Assessing core strength and stability for sitting

In children with DCD, joint hypermobility, low muscle tone and autism

Children with developmental movement conditions often present with weakness in the core muscles (neck and trunk muscles) and difficulties with maintaining a stable head and trunk posture in many activities. 

Core (trunk and neck) muscle strength and postural alignment and stability are closely linked, with different body postilions and tasks requiring different degrees of muscle strength and coordination. For this reason core muscle strength needs to be assessed in standing, sitting and lying tasks to cover all aspects of core muscle strength and coordination different everyday, classroom, PE and sporting activities.

Assessing core strength and stability in sitting

In sitting the neck and back muscles work to keep the head and trunk steady for extended periods of time, and are particularly active when one or both arms are moved. 

1  Sitting erect for 1 minute

► Let your child sit erect on a stool with the hips and knees flexed to 900.  

► Instruct your child to stay sitting erect and count to 60 slowly.

Tip: count with your child, vary your tone and pull faces to keep your child interested and alert. 


Good strength and control: child maintains this position for 1-2 minutes easily.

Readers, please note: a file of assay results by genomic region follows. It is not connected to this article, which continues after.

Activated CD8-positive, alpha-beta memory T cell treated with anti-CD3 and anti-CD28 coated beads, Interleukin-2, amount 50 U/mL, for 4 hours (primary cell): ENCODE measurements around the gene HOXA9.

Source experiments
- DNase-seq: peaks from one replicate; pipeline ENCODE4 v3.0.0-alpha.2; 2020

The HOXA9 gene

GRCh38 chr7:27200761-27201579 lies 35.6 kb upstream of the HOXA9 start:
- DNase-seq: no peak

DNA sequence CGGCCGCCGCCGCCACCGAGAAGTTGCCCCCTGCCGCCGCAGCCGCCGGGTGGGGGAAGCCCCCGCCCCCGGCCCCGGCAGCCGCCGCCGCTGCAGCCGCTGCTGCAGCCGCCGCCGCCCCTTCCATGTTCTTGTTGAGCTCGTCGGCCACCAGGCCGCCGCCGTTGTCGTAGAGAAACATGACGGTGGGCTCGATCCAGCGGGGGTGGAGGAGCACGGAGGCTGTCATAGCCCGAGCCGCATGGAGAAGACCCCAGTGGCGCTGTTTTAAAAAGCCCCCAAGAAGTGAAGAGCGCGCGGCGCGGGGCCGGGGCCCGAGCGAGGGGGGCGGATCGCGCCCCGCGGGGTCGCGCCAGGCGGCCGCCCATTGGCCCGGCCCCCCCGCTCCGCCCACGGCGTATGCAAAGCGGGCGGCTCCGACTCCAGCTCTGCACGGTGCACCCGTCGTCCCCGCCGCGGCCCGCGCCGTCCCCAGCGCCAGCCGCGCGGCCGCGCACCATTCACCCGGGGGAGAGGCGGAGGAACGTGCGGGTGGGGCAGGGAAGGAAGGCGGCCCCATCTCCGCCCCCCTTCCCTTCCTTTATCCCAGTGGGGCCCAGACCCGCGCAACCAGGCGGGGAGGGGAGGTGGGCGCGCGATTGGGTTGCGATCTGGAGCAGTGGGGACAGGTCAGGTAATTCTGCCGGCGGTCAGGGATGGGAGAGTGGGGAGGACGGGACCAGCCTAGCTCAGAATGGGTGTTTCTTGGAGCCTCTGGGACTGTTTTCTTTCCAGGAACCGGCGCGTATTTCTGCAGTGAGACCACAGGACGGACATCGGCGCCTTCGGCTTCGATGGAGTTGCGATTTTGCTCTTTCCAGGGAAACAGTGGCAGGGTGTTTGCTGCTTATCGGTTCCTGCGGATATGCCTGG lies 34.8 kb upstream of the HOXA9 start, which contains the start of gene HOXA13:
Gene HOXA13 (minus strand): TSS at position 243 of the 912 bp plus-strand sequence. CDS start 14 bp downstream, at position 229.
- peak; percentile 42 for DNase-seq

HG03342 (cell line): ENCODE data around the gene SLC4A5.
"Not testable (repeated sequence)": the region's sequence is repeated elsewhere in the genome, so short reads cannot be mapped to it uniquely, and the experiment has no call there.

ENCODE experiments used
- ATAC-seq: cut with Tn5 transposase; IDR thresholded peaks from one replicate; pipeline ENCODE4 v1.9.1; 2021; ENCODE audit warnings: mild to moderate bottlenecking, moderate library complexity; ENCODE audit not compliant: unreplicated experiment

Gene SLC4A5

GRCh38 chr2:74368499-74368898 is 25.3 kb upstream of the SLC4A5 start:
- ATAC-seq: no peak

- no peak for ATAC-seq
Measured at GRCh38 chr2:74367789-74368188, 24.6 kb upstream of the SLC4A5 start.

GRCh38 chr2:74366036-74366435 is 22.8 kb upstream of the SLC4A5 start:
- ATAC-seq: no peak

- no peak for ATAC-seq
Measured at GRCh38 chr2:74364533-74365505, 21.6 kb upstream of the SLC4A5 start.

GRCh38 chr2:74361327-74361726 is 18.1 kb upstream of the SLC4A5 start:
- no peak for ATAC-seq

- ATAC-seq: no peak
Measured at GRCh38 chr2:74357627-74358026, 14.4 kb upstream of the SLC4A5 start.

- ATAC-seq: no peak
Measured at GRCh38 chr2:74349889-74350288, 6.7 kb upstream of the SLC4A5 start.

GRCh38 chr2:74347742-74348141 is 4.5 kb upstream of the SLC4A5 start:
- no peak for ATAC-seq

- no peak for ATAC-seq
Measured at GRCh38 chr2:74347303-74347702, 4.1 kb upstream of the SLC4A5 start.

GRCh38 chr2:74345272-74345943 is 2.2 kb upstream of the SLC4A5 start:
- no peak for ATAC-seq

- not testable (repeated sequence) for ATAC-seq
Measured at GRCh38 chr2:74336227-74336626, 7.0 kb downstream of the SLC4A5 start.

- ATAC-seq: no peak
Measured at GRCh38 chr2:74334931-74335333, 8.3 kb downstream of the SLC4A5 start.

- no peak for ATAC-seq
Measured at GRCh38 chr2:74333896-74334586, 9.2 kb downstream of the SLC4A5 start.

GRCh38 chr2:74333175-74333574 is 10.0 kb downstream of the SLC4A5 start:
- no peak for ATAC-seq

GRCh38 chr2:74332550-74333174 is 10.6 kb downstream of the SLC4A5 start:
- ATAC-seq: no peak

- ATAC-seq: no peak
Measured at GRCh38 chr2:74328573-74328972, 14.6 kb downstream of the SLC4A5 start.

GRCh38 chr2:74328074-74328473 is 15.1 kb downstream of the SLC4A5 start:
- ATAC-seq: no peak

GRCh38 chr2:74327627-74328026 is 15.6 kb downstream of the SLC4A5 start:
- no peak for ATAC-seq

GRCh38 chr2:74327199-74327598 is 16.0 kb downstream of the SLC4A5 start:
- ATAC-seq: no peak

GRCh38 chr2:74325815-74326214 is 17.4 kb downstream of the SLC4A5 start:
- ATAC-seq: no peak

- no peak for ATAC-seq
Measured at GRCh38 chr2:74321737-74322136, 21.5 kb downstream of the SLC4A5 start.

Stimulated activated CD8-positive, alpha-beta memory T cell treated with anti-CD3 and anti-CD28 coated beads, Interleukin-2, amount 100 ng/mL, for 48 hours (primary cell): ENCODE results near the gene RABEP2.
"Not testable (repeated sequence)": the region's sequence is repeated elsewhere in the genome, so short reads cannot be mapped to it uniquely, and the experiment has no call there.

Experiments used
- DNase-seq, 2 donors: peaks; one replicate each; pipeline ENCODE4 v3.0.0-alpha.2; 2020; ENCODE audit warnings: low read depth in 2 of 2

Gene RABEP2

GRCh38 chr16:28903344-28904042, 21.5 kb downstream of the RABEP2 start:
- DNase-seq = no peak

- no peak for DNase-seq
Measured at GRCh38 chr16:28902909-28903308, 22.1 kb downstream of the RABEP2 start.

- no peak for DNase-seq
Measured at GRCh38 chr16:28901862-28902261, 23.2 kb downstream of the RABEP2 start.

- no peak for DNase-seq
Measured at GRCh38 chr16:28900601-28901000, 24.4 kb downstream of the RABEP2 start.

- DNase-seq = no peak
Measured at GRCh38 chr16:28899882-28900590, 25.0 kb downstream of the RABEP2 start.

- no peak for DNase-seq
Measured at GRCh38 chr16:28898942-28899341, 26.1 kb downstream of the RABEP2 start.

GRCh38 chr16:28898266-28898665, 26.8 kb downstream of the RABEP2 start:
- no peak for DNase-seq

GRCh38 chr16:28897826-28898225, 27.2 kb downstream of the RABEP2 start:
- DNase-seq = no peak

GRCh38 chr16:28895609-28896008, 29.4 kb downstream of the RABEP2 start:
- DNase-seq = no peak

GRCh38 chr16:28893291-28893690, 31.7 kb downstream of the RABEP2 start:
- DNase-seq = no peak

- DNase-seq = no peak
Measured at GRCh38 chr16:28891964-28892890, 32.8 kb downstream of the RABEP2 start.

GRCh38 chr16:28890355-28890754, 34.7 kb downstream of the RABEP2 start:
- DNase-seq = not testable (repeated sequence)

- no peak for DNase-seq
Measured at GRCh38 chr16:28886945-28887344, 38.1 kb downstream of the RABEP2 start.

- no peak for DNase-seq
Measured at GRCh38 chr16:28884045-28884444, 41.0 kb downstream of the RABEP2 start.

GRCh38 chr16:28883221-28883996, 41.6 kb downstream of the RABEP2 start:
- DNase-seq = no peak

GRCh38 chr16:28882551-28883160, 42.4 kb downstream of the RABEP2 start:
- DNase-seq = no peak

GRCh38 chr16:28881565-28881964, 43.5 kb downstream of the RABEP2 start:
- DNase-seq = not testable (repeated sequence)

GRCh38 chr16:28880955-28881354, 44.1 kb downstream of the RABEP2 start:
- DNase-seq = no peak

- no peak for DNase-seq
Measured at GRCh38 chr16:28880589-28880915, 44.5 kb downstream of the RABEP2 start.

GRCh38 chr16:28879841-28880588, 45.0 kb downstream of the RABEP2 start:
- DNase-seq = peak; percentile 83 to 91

Poor strength and control: child finds sitting erect tiring, quickly resumes a more comfortable, slumped position.  

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2. Sitting erect with arms lifted forwards.

►  Let your child sit erect on a stool with the hips and knees flexed to 900.  

►Instruct your child to lift the arms forwards to level with the shoulders, and then to stay in this position for 30 slow counts. 



Good strength and control: child maintains position with ease, trunk and head are held steady.

Poor strength and control: child finds it difficult and tiring to maintain the position, the trunk may drift backwards, arms may move upwards or downwards.


  Another child may find it difficult to keep the spine extended for more than a short period of time and flex the trunk. Trunk flexion in sitting is usually associated with extension of the neck  as the child tries to keep the face vertical.  



3  Holding the trunk steady lifting a weight 

►  Let your child sit on a stool and hold with two hands a 2 liter  plastic bottle half filled with water, or object of a similar weight. 

►  Instruct your child to lift the bottle to shoulder height with the elbows straight, and then to turn the bottle upside down and right way up 10 times. 


Good strength and control: child does the task easily, trunk and head stay steady. 

Poor strength and control: trunk and head are not held steady, may tip backwards, difficulty holding at shoulder height

4  Lifting one arm sideways.

►  Let your child sit on a stool, holding a 500 liter plastic bottle filled with water in left hand. 

►  Instruct your child to lift the bottle sideways with the elbow straight and maintain the position for 20 slow counts.


Good strength and control: child stays sitting upright, adjusts the alignment of the head and trunk to maintain balance, 

Poor strength and control: child tips the trunk and head sideways.  


Read more 

Core muscle weakness and poor core stability: what it is and how it affects children 

Training sitting for working at a table 


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